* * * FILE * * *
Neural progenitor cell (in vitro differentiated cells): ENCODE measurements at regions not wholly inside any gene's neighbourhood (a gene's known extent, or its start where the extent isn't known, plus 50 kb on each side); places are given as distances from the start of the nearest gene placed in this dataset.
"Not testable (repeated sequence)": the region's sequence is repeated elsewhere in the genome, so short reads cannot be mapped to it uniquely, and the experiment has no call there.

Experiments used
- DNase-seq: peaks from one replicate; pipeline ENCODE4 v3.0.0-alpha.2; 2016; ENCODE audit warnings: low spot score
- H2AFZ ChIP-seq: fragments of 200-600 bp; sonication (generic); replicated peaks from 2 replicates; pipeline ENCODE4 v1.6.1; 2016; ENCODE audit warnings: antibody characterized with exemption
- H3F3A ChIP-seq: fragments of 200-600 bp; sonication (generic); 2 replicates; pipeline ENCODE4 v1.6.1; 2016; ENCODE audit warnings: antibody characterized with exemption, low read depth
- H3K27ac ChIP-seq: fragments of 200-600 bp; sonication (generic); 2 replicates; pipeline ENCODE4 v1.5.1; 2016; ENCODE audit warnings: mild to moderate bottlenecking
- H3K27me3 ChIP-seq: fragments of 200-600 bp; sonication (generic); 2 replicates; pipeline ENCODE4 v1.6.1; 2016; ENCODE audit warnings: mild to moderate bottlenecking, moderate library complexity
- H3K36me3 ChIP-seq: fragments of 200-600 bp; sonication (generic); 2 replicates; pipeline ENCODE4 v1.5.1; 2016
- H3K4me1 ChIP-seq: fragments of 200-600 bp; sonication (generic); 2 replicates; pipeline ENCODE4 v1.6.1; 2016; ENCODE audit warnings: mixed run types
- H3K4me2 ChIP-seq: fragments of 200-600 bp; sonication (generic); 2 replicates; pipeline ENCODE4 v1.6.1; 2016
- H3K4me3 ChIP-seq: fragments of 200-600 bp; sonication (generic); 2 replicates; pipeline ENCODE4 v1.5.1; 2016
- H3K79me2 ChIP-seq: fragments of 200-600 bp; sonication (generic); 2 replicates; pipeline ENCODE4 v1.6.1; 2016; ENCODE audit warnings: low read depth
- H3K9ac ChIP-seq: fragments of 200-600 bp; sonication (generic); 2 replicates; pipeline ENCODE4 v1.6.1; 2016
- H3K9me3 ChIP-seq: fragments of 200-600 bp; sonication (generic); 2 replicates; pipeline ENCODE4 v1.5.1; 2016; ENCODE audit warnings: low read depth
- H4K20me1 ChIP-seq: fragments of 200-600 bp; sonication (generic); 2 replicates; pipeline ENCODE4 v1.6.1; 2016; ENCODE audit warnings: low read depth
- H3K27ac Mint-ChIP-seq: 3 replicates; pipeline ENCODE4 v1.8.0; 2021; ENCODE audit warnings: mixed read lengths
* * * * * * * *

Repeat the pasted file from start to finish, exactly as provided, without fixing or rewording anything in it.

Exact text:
Neural progenitor cell (in vitro differentiated cells): ENCODE measurements at regions not wholly inside any gene's neighbourhood (a gene's known extent, or its start where the extent isn't known, plus 50 kb on each side); places are given as distances from the start of the nearest gene placed in this dataset.
"Not testable (repeated sequence)": the region's sequence is repeated elsewhere in the genome, so short reads cannot be mapped to it uniquely, and the experiment has no call there.

Experiments used
- DNase-seq: peaks from one replicate; pipeline ENCODE4 v3.0.0-alpha.2; 2016; ENCODE audit warnings: low spot score
- H2AFZ ChIP-seq: fragments of 200-600 bp; sonication (generic); replicated peaks from 2 replicates; pipeline ENCODE4 v1.6.1; 2016; ENCODE audit warnings: antibody characterized with exemption
- H3F3A ChIP-seq: fragments of 200-600 bp; sonication (generic); 2 replicates; pipeline ENCODE4 v1.6.1; 2016; ENCODE audit warnings: antibody characterized with exemption, low read depth
- H3K27ac ChIP-seq: fragments of 200-600 bp; sonication (generic); 2 replicates; pipeline ENCODE4 v1.5.1; 2016; ENCODE audit warnings: mild to moderate bottlenecking
- H3K27me3 ChIP-seq: fragments of 200-600 bp; sonication (generic); 2 replicates; pipeline ENCODE4 v1.6.1; 2016; ENCODE audit warnings: mild to moderate bottlenecking, moderate library complexity
- H3K36me3 ChIP-seq: fragments of 200-600 bp; sonication (generic); 2 replicates; pipeline ENCODE4 v1.5.1; 2016
- H3K4me1 ChIP-seq: fragments of 200-600 bp; sonication (generic); 2 replicates; pipeline ENCODE4 v1.6.1; 2016; ENCODE audit warnings: mixed run types
- H3K4me2 ChIP-seq: fragments of 200-600 bp; sonication (generic); 2 replicates; pipeline ENCODE4 v1.6.1; 2016
- H3K4me3 ChIP-seq: fragments of 200-600 bp; sonication (generic); 2 replicates; pipeline ENCODE4 v1.5.1; 2016
- H3K79me2 ChIP-seq: fragments of 200-600 bp; sonication (generic); 2 replicates; pipeline ENCODE4 v1.6.1; 2016; ENCODE audit warnings: low read depth
- H3K9ac ChIP-seq: fragments of 200-600 bp; sonication (generic); 2 replicates; pipeline ENCODE4 v1.6.1; 2016
- H3K9me3 ChIP-seq: fragments of 200-600 bp; sonication (generic); 2 replicates; pipeline ENCODE4 v1.5.1; 2016; ENCODE audit warnings: low read depth
- H4K20me1 ChIP-seq: fragments of 200-600 bp; sonication (generic); 2 replicates; pipeline ENCODE4 v1.6.1; 2016; ENCODE audit warnings: low read depth
- H3K27ac Mint-ChIP-seq: 3 replicates; pipeline ENCODE4 v1.8.0; 2021; ENCODE audit warnings: mixed read lengths